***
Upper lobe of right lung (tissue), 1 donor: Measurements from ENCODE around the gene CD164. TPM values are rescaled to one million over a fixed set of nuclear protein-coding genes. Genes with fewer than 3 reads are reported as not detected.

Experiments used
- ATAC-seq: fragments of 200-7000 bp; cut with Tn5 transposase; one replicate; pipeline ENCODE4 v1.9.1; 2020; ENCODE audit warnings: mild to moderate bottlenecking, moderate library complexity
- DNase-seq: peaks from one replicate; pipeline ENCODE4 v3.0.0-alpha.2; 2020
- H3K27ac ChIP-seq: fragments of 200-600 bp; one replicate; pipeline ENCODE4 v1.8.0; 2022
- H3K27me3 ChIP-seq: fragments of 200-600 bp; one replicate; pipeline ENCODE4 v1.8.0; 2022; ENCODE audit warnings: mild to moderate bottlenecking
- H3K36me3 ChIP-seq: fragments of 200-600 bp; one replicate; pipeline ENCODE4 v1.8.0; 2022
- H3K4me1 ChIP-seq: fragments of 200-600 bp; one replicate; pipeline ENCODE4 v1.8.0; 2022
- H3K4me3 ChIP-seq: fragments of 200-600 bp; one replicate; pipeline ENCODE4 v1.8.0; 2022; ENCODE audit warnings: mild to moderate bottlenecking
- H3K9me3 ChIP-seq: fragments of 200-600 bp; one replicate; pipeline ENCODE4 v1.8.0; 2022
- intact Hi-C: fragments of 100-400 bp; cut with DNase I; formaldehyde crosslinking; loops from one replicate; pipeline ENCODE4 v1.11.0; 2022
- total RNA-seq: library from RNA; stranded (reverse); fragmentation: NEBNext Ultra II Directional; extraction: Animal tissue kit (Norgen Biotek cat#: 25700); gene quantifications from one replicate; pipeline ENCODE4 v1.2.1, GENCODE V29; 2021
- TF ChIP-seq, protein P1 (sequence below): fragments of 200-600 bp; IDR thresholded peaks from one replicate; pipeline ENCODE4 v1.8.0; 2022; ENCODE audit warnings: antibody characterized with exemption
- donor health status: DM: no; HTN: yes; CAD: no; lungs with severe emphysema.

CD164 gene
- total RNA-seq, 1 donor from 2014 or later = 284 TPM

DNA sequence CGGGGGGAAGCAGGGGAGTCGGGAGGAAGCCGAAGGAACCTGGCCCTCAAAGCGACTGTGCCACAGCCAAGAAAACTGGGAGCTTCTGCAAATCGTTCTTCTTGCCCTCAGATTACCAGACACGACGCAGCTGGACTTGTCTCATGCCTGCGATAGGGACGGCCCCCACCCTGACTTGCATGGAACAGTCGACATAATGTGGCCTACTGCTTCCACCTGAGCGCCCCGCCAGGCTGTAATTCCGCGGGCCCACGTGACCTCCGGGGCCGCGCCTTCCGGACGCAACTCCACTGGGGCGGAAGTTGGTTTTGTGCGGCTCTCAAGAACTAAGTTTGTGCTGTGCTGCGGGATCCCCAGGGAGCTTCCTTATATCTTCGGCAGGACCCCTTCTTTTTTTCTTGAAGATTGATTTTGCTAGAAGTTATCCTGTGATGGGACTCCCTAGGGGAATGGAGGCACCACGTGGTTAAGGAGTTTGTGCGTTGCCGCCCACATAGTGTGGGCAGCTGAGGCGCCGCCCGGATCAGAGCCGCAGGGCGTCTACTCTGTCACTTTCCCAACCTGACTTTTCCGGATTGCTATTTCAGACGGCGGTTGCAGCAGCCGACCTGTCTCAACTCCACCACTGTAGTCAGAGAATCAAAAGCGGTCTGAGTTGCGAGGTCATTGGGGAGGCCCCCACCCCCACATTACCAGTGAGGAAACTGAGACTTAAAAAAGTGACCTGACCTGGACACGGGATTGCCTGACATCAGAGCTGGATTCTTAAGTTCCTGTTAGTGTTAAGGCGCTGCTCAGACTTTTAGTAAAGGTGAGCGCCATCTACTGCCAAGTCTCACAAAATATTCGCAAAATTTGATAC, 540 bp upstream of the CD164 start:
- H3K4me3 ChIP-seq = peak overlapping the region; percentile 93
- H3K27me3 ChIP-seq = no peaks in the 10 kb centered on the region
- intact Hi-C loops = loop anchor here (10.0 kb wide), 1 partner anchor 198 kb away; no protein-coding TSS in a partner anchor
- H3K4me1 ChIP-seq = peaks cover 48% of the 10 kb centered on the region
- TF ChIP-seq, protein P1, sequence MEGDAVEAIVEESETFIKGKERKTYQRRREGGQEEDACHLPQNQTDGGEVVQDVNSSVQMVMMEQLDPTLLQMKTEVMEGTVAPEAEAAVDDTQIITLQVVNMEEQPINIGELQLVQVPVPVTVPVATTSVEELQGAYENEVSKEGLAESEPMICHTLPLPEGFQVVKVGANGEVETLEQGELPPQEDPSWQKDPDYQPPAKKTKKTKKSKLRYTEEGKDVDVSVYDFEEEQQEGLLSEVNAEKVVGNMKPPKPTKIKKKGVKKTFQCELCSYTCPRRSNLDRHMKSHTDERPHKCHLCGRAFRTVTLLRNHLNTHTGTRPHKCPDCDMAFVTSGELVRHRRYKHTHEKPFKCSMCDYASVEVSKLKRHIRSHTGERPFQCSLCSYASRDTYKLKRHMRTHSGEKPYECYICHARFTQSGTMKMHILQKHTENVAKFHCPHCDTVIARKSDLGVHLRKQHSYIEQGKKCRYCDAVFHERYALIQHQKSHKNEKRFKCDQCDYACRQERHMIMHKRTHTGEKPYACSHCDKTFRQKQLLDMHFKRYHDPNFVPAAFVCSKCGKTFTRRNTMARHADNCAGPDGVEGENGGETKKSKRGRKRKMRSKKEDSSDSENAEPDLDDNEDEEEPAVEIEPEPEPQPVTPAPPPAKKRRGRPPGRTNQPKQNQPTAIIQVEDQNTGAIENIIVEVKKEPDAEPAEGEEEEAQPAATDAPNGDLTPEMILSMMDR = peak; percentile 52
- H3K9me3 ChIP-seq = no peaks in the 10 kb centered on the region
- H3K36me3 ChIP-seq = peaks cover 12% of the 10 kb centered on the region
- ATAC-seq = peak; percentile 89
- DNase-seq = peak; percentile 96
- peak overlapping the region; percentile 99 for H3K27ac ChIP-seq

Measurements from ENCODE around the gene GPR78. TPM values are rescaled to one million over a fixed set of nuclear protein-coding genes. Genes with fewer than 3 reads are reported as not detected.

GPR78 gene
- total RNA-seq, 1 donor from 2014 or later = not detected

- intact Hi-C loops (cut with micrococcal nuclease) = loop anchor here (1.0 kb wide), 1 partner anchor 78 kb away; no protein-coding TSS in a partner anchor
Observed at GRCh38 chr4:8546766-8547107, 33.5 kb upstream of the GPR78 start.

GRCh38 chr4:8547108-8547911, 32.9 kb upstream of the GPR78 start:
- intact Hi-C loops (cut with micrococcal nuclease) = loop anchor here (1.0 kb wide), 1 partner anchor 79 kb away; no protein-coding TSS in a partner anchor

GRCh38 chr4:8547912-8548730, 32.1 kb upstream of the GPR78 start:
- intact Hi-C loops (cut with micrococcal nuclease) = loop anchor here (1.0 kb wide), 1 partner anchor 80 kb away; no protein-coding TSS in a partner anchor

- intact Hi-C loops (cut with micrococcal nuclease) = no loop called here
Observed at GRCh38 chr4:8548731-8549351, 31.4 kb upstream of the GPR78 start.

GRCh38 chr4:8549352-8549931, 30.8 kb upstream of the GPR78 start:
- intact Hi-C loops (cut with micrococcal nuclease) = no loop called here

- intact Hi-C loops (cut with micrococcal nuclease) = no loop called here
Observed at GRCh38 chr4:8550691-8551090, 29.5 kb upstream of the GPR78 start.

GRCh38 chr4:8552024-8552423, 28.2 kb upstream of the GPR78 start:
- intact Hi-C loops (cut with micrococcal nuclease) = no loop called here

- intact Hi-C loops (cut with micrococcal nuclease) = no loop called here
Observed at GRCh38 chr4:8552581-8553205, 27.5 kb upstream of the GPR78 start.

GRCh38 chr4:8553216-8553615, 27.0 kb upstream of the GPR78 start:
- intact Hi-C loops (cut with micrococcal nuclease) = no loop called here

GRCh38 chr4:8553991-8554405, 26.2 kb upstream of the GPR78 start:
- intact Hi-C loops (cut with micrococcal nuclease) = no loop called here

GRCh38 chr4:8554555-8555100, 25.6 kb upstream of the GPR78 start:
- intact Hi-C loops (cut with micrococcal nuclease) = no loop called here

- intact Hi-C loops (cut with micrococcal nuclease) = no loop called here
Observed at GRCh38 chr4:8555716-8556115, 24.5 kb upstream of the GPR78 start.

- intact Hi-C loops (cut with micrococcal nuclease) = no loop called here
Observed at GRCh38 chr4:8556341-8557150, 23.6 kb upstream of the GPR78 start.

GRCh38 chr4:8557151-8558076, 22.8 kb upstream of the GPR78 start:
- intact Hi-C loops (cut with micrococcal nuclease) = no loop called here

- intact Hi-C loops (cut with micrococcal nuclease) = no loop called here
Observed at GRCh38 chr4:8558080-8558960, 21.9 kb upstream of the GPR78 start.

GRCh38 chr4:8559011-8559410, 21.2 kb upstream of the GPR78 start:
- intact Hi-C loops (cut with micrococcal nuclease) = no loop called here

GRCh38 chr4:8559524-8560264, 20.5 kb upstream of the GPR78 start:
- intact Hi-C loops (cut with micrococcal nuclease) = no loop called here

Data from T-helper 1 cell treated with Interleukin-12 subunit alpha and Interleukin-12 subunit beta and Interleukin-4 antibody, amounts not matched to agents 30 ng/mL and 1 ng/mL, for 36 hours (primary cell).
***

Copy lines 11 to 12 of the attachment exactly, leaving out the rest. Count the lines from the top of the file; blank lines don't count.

- intact Hi-C: fragments of 100-400 bp; cut with DNase I; formaldehyde crosslinking; loops from one replicate; pipeline ENCODE4 v1.11.0; 2022
- total RNA-seq: library from RNA; stranded (reverse); fragmentation: NEBNext Ultra II Directional; extraction: Animal tissue kit (Norgen Biotek cat#: 25700); gene quantifications from one replicate; pipeline ENCODE4 v1.2.1, GENCODE V29; 2021